build on the same site," he
said.
Concerns about the desecration of graves on the former
residential school site were
also raised at the meeting.
A number of graves remain
on the site, and Abernethy
said a review of the grounds
by the Department of Public
Works and Services has taken
this issue into consideration.
Nahendeh MLA Kevin Menicoche said once the planning
study is complete, residents
will get a better sense of
where the building is going
to be located on the property.
Abernethy, along with
Robert C. McLeod, minister
of Municipal and Community Affairs, were touring the
region with Menicoche last
week, travelling to Trout
Lake, Fort Liard and Nahanni
Butte to meet with councils,
tour facilities and meet with
the public to discuss issues
affecting each community and
the region as a whole.
On air ambulances
Fort Simpson Mayor Sean
Whelly asked the minister
why local companies aren't
being retained to offer air
ambulance services to communities. If weather prohibits
the air ambulance service to
leave Yellowknife, it delays
medical support in communities and could potentially put
lives at risk, he said.
"I think a more formal
agreement to have standby
pilots to make sure a plan is
available for medical travel
that may be urgent is necessary," said Whelly.
Abernethy said because
of the medical travel policy,
which has recently been overhauled, an airplane can only
be considered an air ambulance if the appropriate medical staff are on board to handle patients in transit, and it's
more than just a pilot and a
plane being available.
opinions
DEH CHO DRUM, Thursday, April 16, 2015 5
Push into politics
list goes on. Councillors are tasked
with maintaining old and in some
The public doesn't head to the
ways crumbling infrastructure until
polling stations to cast their votes
in the municipal election until late- better times shine through. The
passion and desire counOctober, but it's never
cil has to make this viltoo early to talk about
lage the best it can be is
the importance of civic
THE ISSUE: visible at each and every
engagement.
COUNCIL
council meeting.
A number of current
ELECTIONS
Most, if not all of
councillors, and Mayor
WE
SAY:
council,
has lived here
Sean Whelly, plan to throw
GET
INVOLVED
for the majority of their
their name in the ring
lives. They believe in this
once again to represent
town and want what's
residents of Fort Simpson
best for its residents. They dream
for another term. The decision to
of a new recreation complex, a fitoccupy a seat on village council
ness centre, new village offices, an
isn't a glamourous job, by any
upgraded visitor's cenmeans. The pay is little,
tre, better roads, landfill
the work is lofty and
remediation and stopping
often times complicated.
the banks of the mighty
Decisions have to be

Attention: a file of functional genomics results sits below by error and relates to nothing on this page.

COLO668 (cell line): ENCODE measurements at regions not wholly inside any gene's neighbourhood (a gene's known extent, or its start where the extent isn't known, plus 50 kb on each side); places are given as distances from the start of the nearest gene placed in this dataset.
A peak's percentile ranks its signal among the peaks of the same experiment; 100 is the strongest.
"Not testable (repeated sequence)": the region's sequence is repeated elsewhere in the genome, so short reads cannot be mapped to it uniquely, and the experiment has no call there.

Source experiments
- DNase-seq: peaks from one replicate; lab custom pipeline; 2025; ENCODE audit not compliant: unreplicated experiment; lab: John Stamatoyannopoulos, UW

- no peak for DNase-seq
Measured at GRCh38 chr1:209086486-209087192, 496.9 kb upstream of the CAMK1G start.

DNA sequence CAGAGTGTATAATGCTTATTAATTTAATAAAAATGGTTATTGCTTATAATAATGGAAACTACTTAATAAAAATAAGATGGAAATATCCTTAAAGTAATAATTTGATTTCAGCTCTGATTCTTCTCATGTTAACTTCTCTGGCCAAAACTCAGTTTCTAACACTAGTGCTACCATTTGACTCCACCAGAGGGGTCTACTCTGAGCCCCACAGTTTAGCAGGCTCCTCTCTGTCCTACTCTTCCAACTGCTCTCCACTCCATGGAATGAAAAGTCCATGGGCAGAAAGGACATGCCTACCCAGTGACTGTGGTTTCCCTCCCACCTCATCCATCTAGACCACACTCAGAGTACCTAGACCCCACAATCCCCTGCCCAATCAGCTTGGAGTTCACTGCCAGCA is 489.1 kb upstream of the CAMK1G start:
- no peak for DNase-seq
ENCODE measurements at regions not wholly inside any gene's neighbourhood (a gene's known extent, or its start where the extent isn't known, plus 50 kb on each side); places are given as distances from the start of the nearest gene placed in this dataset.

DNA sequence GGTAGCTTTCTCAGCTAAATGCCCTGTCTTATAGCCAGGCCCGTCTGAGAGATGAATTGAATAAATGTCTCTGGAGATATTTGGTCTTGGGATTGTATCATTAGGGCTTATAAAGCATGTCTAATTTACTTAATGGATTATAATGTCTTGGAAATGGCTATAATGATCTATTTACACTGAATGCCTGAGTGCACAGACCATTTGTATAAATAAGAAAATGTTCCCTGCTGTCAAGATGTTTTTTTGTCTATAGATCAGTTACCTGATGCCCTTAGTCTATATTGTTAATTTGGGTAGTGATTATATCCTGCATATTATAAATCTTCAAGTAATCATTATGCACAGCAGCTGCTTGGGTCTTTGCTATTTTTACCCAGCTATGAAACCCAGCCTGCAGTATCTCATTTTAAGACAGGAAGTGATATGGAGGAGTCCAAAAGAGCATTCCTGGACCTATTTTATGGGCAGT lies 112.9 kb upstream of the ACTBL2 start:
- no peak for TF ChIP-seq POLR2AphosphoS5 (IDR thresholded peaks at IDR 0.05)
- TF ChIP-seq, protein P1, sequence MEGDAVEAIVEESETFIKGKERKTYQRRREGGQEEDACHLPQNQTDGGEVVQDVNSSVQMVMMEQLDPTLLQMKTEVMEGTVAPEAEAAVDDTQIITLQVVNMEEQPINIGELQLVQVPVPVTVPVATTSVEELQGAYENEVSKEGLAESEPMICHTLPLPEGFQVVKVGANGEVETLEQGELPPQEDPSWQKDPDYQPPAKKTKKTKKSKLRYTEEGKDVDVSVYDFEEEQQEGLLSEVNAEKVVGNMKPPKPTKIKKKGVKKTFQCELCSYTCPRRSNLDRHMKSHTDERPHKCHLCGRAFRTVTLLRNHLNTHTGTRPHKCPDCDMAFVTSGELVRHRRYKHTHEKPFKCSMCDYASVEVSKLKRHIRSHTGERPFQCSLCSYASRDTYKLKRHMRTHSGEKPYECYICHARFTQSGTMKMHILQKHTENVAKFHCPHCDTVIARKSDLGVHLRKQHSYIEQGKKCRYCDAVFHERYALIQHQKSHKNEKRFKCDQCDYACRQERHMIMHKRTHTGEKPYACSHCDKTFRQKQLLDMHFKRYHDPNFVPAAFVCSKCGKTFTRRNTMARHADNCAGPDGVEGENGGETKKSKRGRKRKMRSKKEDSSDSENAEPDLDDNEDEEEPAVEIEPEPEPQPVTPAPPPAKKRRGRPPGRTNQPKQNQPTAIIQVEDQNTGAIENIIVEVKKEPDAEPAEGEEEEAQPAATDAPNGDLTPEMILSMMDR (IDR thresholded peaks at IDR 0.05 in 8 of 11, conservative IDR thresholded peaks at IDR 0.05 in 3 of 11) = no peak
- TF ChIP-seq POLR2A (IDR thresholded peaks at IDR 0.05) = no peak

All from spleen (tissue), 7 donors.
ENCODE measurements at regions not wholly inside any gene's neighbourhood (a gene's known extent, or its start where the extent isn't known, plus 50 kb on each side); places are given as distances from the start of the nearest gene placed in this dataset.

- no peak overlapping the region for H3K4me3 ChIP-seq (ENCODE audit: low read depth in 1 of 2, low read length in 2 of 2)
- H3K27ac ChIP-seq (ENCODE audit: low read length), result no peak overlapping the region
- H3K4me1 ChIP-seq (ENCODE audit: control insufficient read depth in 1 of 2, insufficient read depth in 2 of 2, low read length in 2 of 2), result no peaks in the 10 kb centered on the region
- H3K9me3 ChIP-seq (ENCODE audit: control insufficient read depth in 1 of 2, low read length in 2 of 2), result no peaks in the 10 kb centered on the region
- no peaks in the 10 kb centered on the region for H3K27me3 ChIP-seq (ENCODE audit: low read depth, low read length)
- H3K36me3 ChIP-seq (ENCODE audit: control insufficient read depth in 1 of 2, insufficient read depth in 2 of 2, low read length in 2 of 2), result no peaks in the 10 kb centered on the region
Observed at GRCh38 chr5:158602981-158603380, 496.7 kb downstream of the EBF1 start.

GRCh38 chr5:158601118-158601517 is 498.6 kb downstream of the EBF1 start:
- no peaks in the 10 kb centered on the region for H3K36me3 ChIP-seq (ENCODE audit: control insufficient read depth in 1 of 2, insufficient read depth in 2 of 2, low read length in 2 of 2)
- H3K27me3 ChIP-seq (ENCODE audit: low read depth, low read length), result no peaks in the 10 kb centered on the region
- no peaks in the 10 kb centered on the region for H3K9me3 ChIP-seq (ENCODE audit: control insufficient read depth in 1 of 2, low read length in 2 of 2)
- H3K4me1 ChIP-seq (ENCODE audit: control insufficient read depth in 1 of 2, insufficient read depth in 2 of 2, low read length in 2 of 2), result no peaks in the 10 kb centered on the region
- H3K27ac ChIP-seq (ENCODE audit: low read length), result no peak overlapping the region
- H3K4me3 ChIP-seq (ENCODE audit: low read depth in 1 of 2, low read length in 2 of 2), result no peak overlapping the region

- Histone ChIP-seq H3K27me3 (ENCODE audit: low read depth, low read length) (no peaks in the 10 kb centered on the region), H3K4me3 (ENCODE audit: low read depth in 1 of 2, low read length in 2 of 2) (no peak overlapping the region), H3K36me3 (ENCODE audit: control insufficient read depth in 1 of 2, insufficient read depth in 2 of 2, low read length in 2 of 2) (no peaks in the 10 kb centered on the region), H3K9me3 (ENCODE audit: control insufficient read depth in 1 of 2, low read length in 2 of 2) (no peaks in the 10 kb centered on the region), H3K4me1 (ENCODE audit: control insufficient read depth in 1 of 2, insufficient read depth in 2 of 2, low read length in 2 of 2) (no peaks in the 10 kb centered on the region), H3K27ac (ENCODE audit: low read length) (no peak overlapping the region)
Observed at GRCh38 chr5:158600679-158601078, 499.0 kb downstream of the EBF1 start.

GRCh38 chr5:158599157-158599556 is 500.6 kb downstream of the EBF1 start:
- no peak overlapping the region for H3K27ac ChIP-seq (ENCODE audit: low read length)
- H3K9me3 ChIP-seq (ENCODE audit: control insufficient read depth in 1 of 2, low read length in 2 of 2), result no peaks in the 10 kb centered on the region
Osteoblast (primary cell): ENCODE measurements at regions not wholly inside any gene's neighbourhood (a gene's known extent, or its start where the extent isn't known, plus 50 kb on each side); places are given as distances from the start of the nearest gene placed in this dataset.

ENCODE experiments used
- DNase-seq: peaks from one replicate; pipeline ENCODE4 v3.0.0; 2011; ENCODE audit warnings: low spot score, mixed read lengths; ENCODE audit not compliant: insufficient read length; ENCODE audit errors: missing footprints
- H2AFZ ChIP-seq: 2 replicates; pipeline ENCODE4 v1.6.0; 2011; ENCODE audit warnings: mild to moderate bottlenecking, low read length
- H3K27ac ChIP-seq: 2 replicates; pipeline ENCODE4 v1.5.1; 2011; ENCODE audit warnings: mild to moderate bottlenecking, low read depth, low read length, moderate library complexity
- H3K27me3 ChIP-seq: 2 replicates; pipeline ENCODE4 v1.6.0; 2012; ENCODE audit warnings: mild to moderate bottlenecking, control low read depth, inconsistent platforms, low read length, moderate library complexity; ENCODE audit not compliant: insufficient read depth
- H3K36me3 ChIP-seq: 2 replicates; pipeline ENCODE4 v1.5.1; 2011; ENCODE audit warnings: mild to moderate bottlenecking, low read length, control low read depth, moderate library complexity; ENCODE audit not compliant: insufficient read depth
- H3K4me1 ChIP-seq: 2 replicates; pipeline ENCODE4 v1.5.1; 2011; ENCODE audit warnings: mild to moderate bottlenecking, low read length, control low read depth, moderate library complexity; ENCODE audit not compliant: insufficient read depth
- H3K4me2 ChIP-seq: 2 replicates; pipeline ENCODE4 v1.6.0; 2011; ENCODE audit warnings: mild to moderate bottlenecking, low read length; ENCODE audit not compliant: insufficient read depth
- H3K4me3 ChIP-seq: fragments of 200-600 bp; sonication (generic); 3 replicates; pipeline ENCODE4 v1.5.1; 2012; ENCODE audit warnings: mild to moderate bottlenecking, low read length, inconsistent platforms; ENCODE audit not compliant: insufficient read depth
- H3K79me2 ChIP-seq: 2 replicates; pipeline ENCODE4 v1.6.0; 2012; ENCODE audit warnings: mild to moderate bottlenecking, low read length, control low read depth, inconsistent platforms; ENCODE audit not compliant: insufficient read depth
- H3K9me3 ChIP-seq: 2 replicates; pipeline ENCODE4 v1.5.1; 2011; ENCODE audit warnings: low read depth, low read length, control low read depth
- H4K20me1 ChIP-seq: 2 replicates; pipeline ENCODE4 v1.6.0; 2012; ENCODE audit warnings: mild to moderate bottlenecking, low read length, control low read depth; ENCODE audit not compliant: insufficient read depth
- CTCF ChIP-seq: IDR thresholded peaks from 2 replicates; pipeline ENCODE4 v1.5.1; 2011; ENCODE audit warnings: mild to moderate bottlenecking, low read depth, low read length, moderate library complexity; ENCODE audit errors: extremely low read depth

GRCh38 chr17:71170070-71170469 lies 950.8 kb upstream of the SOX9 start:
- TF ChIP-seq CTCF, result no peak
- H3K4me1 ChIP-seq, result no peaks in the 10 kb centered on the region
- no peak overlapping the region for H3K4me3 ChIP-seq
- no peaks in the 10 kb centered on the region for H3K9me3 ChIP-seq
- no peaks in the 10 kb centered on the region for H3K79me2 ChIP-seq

Mackenzie River from
made for the betterment
swallowing the island.
of the community and
While there is the
may be unpopular with
potential
for decades
residents, and can oftenof council experience to
times lead to council
remain for the next threemaking difficult decisions
year term, it's important
ANDREW
that, despite resistance,
are in the best interest
LIVINGSTONE young people get involved
in local politics. Selflessly
of the village moving forapplying your knowledge
ward.
and vision to a civic position will
Again, it's far from glamourous.
help benefit your family, friends,
However, the people who have a
neighbours, business owners and
desire to give their time to make
sure the village priorities and needs everyone else who lives here, or
may one day live here.
are met makes them individuals
While a voice in your head may
who care not just for themselves,
say
you can't make a difference,
but the community as a whole.
it's sorely wrong. You can, and if
Being a municipal politician
you think you want to help contribis no easy task during good economic periods, and in a time when ute to making Fort Simpson a better place, win or lose, you're doing
budgets are tight and money isn't
what you think is best.
flowing into village coffers like it
And that is a winning move.
has in the past – and the territorial
and federal governments are asking municipalities to do more with
less – it's a whole different beast.
It's no secret the village is financially strapped, so much that even DOES SENDING YOUTH TO CONFERvillage assets in dire need of work
ENCES LIKE GATHERING OUR VOICES
HELP
THEM MAKE BETTER CHOICES?
are given only band-aid solutions
to stay operational and safe: roads, Yes, it's a great way to teach young
water and sewer, the recreation
people healthy choices.
complex, the village office and vis67%
itor's centre, the town garage, the
Northern News Services
No, there are better ways to do that right
here at home.
Wrigley
M ack en
zi e Ri ver
NNSL WEB POLL
33%
Fort Simpson
Nahanni Butte
Fort
Jean Marie Providence
Fort Liard
Yel
River
Trout Lake
Great Slave
Kakisa 3
Lake
Hay River
HAVE YOUR SAY
Should the village of Fort Simpson sign a
lease to move its offices from the visitor's
centre? Go online to www.nnsl.com/dehcho to
vote in this week's poll.
Published Thursdays
2014
ICE ROAD CLOSED FOR THE SEASON
A truck cautiously crosses the ice road on April 11. The road was covered with
nearly a foot of water after two days of warmer weather last week left the road
in messy conditions. As of press time the Department of Transportation had